The ideal 'bahu'

The ideal 'bahu'

Despite the advent of reality TV shows, ‘saas-bahu’ sagas continue to rule the roost and captivate viewers. Sunetra Narayan analyses the role of Indian ‘bahus’ on television, and their impact on society...

While reality television programming has proved to be popular, in 2009-10, fiction was the staple diet for Indian viewers. Hindi general entertainment channels also targeted regional language channels. The regional general entertainment channels showed  high viewership figures in 2009. The genre of news also lost ground to the Hindi general entertainment channels in the race for ratings in this year (PwC Report 2010).

Another trend discernible in entertainment programming in 2010 was that viewership volumes were coming from middle and small town India, as a result of the demography of television becoming more heterogeneous…. Out of 134 million television-owning households, 70 million were in rural areas, according to the TAM Annual Universe update in 2010. Rural India was embracing new technologies such as DTH and mobile telephones.

As a reflection of these newer audiences, characters were sometimes being portrayed in a more realistic fashion, themes included social issues such as female infanticide, child marriage, and so on, and many stories were set in non-metro India. Viewership ratings suggested that programmes which had more progressive aspirational characters were finding resonance with the audience. 

A lot of daily soaps had lead female characters. In general, the portrayal of women had changed over the decade 1990-2000. Sadly, the emergence of private broadcasters had not led to a more emancipated portrayal of women on television in this decade. While serials such as Tara on Zee in 1993 permitted a more realistic portrayal of Indian women in the 1990s, things changed for the worse in 2000.

Despite having female lead characters, one media analyst commented that the spate of soaps on Hindi channels had actually been regressive: In the 1980s, tele-woman was striving to break traditional moulds, new millennium television is hell-bent on taking the big leap backwards and transforming the country into a nation of bahus (daughters-in-law), where marriage is the raison d’être of a girl’s existence. The success of the extended parivar (family) series seems to have totally blocked the path for avantgardism and slice-of-life realism.

The tradition-bound, stereotypical roles that women have been playing in soaps have recently led to a convergence in the image of the Indian woman in the new millennium: she is one-dimensional, wears Indian clothes, sports Hindu symbols of marriage such as the bindi and the mangalsutra, aspires to be a home-maker, and embraces traditional values including patriarchy and the preservation of the extended family and marriage. The high TRPs garnered by soaps, which portrayed women in this fashion, implied that the MNCs and advertisers were backing these programmes in 2000.

Peter Mukerjea, the CEO of STAR in India, commented on the current spate of mother-in-law and daughter-in-law portrayals of women on STAR Plus, “We are transiting from an English channel to a local channel, so there are some basic ingredients that go into making a channel successful. And quite honestly for us, to go into something radical, in the first instance, would be much too risky.’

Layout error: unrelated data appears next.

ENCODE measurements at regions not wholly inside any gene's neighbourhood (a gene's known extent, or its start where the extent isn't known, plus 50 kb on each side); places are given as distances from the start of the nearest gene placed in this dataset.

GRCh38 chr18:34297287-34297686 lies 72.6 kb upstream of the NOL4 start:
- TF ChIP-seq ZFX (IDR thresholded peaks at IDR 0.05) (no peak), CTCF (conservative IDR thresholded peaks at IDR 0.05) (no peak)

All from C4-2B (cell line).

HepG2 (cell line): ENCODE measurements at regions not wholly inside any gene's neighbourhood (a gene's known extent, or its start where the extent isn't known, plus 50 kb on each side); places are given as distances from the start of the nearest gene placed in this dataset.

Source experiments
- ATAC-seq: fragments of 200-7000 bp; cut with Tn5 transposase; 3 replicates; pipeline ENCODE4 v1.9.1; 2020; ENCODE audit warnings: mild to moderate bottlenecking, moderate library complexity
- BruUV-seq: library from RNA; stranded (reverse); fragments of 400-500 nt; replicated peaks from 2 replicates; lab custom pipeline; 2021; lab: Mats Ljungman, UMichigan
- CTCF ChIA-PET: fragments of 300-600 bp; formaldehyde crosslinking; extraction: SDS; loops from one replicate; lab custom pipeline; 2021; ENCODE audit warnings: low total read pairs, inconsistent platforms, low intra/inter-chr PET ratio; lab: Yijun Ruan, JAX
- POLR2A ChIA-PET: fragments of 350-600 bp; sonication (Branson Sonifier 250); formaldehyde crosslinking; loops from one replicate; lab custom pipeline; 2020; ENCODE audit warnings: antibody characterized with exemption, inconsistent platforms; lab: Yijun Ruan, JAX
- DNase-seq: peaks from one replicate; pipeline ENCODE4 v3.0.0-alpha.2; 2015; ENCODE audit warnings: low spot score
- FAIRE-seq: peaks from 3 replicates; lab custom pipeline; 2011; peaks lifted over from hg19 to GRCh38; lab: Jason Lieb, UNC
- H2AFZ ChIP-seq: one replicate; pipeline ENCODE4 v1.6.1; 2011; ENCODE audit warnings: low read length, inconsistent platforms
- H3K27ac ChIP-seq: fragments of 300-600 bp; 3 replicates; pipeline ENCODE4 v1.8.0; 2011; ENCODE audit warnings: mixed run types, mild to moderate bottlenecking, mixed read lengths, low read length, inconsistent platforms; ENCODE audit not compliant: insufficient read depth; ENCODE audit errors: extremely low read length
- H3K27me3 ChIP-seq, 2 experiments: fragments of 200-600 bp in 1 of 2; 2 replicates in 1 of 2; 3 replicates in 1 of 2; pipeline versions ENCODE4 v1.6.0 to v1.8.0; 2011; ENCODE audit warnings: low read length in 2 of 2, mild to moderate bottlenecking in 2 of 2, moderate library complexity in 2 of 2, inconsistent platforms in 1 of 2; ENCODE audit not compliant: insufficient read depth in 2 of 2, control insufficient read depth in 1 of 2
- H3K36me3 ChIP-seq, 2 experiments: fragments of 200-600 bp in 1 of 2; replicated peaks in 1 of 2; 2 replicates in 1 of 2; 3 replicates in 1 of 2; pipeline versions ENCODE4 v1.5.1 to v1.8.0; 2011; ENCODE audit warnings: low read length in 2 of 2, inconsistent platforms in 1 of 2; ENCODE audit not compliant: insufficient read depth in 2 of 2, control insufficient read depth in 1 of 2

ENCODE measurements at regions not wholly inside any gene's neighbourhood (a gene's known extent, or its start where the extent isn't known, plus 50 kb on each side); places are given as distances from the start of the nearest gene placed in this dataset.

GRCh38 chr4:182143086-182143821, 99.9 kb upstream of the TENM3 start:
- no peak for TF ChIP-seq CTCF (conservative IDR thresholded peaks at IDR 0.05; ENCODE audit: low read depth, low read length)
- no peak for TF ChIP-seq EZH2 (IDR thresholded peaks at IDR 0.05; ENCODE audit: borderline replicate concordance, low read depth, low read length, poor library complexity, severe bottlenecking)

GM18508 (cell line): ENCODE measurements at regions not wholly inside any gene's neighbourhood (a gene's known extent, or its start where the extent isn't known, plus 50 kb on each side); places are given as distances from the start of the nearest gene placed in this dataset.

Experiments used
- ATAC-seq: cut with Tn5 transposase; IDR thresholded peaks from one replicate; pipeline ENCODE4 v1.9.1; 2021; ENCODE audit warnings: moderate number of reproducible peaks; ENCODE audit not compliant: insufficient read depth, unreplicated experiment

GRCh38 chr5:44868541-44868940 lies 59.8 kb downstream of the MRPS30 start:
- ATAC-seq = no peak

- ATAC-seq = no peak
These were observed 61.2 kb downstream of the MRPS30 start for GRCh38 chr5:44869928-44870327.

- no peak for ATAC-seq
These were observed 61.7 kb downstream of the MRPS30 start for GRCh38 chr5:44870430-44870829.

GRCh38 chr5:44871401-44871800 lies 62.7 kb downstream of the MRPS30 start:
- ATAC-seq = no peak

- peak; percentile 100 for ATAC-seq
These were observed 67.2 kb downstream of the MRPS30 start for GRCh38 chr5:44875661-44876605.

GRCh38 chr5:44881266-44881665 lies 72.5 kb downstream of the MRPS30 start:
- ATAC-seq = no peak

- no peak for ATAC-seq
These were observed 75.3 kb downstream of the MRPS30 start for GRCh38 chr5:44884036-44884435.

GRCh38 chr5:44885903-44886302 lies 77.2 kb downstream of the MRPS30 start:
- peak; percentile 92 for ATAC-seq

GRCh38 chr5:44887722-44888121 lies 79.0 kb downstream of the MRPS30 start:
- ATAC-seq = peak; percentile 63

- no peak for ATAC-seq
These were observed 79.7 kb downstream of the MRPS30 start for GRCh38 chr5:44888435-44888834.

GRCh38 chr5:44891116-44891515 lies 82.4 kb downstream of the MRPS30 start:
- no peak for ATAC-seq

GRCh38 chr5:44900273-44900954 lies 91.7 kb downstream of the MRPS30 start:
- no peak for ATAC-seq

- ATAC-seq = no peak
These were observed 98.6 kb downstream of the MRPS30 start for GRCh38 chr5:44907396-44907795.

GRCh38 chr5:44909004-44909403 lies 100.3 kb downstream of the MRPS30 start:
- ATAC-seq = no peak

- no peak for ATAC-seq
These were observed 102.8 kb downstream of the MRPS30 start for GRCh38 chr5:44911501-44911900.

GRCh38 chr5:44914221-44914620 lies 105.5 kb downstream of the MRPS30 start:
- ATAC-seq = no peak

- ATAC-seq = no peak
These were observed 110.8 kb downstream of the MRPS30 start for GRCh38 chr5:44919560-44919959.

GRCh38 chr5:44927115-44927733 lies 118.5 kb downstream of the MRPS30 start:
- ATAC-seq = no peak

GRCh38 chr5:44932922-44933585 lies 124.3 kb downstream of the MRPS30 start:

Is it a contradiction that the liberalisation of broadcast media has turned full circle where the portrayal of women on Hindi soaps is concerned? Have audiences voted for the neo-conservative portrayal of women on television in 2000 in part fuelled by renewed family values Hindu style? Is it just a marketing strategy that the family image with a subservient woman character is currently selling well? One suspects that this portrayal of women is a phase that will pass as others have done before it.

While the regressive portrayal of women in soaps has been particularly marked on Hindi channels such as STAR Plus and Sony, regional channels still permit some different portrayals of their female characters. For example, the Marathi serial Damini had a female protagonist—an investigative journalist who exposes corruption in high places. This serial had the ability to pull in high TRPs even after airing over 700 episodes.

Women characters had also dominated Kannada serials in the previous decade. While many serials portrayed women as being employed outside the home, they were simultaneously shown as still endorsing the traditional values of marriage and motherhood. Some portrayals of women have been different, for example, S Narayan’s Parvati and T N Seetharam’s Mayamriga, which won critical acclaim.

In a surprising volte-face, global players STAR and Sony were associated with a spate of soaps such as Kyunki Saas Bhi Kabhi Bahu Thi in the latter half of 2000, which reverted to an unrealistic and conservative portrayal of female characters. In fact, many of these serials, aired on different channels, have been produced by the same local content provider — Balaji Telefilms.

According to one estimate, Ekta Kapoor, the head of Balaji Telefilms, was associated with over 20 serials in four languages, airing over 10 channels in April 2001. Thus, global channels, which are competing with each other as well as the national channels, are utilising programming from a common local source projecting similar values. This is yet another example of the surprising ways in which the global/local dimensions of broadcasting can be configured.

(An excerpt from Globalization and Television: A Study of the Indian Experience)
Women’s Feature Service

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